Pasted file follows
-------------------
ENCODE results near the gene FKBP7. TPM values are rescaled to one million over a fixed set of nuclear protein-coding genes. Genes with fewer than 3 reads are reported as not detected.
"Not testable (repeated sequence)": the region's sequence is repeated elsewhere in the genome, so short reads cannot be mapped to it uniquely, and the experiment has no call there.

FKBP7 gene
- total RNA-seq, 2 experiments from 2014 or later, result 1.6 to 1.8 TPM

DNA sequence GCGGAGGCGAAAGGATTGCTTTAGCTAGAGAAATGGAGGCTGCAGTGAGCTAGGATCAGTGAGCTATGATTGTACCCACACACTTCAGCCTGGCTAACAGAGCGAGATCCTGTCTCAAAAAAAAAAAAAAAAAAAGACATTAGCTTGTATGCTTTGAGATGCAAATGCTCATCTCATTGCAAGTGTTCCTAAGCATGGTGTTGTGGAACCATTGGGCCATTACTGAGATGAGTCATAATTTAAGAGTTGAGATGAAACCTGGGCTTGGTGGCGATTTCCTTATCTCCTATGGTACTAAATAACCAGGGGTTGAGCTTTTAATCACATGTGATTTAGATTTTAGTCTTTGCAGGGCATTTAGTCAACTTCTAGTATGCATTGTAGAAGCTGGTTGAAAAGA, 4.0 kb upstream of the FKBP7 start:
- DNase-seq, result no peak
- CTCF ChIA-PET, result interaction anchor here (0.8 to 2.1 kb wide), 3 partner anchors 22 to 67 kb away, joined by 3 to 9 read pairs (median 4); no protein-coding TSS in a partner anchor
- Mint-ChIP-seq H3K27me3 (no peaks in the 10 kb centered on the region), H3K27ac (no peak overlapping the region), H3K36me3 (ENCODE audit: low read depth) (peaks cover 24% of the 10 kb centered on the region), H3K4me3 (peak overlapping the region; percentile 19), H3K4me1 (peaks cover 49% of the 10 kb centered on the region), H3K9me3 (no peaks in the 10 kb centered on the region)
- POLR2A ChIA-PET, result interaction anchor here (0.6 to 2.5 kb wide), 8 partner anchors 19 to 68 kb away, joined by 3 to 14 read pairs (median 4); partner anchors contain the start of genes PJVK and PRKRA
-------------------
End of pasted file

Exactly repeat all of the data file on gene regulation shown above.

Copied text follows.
ENCODE results near the gene FKBP7. TPM values are rescaled to one million over a fixed set of nuclear protein-coding genes. Genes with fewer than 3 reads are reported as not detected.
"Not testable (repeated sequence)": the region's sequence is repeated elsewhere in the genome, so short reads cannot be mapped to it uniquely, and the experiment has no call there.

FKBP7 gene
- total RNA-seq, 2 experiments from 2014 or later, result 1.6 to 1.8 TPM

DNA sequence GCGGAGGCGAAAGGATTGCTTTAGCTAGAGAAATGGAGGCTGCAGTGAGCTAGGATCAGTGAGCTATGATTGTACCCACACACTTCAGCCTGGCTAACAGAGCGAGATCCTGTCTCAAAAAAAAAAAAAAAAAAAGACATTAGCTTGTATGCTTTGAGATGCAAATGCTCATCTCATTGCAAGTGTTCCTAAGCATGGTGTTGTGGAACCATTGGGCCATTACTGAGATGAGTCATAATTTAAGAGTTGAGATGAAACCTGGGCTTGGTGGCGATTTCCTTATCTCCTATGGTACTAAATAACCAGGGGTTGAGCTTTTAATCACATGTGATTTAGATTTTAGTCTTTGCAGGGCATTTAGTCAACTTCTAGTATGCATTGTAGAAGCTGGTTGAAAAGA, 4.0 kb upstream of the FKBP7 start:
- DNase-seq, result no peak
- CTCF ChIA-PET, result interaction anchor here (0.8 to 2.1 kb wide), 3 partner anchors 22 to 67 kb away, joined by 3 to 9 read pairs (median 4); no protein-coding TSS in a partner anchor
- Mint-ChIP-seq H3K27me3 (no peaks in the 10 kb centered on the region), H3K27ac (no peak overlapping the region), H3K36me3 (ENCODE audit: low read depth) (peaks cover 24% of the 10 kb centered on the region), H3K4me3 (peak overlapping the region; percentile 19), H3K4me1 (peaks cover 49% of the 10 kb centered on the region), H3K9me3 (no peaks in the 10 kb centered on the region)
- POLR2A ChIA-PET, result interaction anchor here (0.6 to 2.5 kb wide), 8 partner anchors 19 to 68 kb away, joined by 3 to 14 read pairs (median 4); partner anchors contain the start of genes PJVK and PRKRA